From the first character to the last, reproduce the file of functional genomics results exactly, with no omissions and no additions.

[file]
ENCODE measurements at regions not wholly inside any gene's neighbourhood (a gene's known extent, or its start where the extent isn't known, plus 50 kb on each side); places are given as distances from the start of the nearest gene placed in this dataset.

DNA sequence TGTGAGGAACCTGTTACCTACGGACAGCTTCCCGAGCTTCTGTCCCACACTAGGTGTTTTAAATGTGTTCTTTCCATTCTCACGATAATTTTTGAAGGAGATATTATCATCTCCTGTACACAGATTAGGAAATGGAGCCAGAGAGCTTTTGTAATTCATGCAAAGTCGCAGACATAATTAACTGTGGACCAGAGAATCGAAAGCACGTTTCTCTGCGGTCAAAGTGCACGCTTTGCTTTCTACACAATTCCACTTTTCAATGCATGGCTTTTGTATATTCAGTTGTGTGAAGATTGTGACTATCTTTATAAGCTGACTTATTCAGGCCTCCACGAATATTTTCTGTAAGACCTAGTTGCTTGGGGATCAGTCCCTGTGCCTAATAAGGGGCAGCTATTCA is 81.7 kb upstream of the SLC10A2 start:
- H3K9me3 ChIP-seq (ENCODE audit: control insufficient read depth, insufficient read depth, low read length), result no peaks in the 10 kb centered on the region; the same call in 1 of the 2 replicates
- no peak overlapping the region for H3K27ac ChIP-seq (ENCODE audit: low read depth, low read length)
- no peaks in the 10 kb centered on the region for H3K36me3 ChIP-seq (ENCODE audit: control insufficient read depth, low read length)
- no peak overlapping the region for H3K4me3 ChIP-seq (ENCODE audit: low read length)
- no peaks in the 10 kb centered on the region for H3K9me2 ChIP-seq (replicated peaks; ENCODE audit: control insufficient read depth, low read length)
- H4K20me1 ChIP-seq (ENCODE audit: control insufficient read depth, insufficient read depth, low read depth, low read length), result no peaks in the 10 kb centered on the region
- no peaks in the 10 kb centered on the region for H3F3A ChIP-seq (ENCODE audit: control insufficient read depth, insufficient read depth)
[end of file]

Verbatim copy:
ENCODE measurements at regions not wholly inside any gene's neighbourhood (a gene's known extent, or its start where the extent isn't known, plus 50 kb on each side); places are given as distances from the start of the nearest gene placed in this dataset.

DNA sequence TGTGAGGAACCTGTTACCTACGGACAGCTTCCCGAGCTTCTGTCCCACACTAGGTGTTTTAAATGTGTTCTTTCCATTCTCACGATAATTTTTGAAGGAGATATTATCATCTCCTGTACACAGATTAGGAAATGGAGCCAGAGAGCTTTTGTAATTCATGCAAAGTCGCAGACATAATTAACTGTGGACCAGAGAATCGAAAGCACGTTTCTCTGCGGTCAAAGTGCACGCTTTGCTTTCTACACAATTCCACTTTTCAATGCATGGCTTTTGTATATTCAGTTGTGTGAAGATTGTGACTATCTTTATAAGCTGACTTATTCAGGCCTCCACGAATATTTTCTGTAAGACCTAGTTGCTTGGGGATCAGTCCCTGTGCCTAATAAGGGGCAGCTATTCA is 81.7 kb upstream of the SLC10A2 start:
- H3K9me3 ChIP-seq (ENCODE audit: control insufficient read depth, insufficient read depth, low read length), result no peaks in the 10 kb centered on the region; the same call in 1 of the 2 replicates
- no peak overlapping the region for H3K27ac ChIP-seq (ENCODE audit: low read depth, low read length)
- no peaks in the 10 kb centered on the region for H3K36me3 ChIP-seq (ENCODE audit: control insufficient read depth, low read length)
- no peak overlapping the region for H3K4me3 ChIP-seq (ENCODE audit: low read length)
- no peaks in the 10 kb centered on the region for H3K9me2 ChIP-seq (replicated peaks; ENCODE audit: control insufficient read depth, low read length)
- H4K20me1 ChIP-seq (ENCODE audit: control insufficient read depth, insufficient read depth, low read depth, low read length), result no peaks in the 10 kb centered on the region
- no peaks in the 10 kb centered on the region for H3F3A ChIP-seq (ENCODE audit: control insufficient read depth, insufficient read depth)